An investigation of the vegetation associated with grave sites in southern Ontario

Publisher:
Canadian Society of Forensic Science
Publication Type:
Journal Article
Citation:
Canadian Society of Forensic Science Journal, 2008, 41 pp. 199 - 207
Issue Date:
2008-01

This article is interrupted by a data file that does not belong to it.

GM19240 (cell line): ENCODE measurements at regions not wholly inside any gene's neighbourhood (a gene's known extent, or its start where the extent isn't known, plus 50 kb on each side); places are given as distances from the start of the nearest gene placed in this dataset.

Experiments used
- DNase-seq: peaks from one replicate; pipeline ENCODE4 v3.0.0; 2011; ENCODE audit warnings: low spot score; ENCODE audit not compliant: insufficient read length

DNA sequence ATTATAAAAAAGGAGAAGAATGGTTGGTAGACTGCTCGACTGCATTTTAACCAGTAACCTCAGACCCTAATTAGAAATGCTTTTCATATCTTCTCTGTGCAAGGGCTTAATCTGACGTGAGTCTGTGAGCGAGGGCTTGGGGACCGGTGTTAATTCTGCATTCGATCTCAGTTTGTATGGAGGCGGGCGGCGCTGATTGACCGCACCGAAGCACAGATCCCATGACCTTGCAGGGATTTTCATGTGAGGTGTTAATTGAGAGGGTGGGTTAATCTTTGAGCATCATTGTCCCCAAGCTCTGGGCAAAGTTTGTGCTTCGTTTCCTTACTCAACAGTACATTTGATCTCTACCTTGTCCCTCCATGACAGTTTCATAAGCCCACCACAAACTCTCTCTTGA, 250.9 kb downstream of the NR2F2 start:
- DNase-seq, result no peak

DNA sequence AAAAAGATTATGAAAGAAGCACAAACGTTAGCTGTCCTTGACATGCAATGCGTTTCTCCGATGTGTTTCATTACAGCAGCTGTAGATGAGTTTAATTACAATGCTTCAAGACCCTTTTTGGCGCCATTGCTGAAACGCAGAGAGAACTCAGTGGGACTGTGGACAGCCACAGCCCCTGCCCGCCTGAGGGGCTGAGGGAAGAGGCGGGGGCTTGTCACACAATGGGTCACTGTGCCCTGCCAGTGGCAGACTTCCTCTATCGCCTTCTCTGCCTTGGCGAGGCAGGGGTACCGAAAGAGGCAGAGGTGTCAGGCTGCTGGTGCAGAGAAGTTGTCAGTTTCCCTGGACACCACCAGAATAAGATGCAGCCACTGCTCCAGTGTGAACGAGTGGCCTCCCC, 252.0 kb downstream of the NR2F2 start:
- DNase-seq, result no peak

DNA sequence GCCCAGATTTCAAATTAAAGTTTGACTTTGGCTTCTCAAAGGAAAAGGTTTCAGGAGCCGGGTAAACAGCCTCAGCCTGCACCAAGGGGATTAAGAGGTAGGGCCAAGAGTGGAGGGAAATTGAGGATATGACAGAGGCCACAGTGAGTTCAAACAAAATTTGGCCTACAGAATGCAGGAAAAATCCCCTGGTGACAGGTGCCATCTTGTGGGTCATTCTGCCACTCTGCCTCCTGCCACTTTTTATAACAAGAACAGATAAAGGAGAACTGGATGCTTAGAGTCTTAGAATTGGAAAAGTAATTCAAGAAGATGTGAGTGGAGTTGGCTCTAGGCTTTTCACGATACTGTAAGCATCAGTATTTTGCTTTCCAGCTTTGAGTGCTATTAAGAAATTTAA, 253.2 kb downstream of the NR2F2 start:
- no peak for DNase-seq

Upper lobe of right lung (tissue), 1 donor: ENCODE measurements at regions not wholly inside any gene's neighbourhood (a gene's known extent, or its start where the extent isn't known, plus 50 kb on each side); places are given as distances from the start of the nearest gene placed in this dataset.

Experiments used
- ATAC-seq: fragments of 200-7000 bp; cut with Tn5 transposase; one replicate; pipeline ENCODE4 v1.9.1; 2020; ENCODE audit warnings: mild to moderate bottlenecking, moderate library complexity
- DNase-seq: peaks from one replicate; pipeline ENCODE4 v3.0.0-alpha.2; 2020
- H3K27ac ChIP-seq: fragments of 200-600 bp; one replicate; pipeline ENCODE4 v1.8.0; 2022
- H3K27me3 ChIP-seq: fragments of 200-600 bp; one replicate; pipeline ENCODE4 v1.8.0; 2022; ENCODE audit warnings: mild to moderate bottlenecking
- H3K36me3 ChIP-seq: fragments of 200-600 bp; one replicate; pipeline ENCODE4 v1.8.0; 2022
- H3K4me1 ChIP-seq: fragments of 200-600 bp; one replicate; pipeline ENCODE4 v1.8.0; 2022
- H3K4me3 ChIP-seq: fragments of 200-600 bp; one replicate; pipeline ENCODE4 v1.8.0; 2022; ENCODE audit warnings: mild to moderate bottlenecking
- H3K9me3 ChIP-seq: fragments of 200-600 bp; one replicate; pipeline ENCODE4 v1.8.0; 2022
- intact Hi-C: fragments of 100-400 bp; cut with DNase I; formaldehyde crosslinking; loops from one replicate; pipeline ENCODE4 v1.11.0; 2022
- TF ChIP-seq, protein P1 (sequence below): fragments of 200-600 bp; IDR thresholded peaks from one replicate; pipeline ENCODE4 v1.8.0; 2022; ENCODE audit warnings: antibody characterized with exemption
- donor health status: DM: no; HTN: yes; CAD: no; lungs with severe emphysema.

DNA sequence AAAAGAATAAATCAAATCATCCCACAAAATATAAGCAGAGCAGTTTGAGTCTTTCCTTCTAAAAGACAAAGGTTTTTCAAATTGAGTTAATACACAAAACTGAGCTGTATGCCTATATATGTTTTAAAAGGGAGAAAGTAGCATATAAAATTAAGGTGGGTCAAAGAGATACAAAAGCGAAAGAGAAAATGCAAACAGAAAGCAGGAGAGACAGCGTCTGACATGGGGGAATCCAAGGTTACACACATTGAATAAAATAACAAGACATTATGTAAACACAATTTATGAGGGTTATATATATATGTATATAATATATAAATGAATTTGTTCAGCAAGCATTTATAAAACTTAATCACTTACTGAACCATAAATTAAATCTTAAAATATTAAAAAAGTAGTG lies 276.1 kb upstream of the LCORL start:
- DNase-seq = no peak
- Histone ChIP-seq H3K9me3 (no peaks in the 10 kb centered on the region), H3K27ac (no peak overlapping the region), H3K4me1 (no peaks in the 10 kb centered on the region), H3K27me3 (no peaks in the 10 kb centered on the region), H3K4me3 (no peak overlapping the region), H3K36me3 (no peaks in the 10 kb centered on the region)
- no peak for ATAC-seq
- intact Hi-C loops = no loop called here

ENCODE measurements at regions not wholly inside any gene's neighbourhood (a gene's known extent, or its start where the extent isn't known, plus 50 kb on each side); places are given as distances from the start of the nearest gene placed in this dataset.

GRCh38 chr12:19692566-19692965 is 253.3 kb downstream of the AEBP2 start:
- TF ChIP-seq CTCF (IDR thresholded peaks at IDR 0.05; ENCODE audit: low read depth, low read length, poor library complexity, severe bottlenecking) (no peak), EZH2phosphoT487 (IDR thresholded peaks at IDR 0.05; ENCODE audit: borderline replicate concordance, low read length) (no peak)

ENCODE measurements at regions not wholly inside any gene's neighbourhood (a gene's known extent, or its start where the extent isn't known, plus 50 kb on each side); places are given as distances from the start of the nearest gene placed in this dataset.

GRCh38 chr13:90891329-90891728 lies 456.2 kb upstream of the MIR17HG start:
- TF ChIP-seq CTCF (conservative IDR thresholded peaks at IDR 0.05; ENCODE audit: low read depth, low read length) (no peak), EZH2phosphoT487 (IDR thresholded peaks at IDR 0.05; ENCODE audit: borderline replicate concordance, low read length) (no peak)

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Botanical evidence may be used in forensic investigations to estimate postmortem interval (PMI) of decomposed remains, to link a suspect to a crime scene, and to track distribution of plant-based illicit substances. A recent application of botanical evidence to forensic science is for the potential identification of clandestine grave locations. The burial of pig carcasses for a decomposition study in southern Ontario provided the opportunity to investigate the botanical species associated with grave sites in this region. This study investigated the differences in vegetation structure and species composition on grave sites in an environment that was dominated by weed flora. Differences in botanical species between grave sites and undisturbed areas were identified and highlighted the potential of these species to be used as grave indicators. Further studies are recommended to investigate the effect of seasonal variation, land use type, and inter- and intra-year variations.
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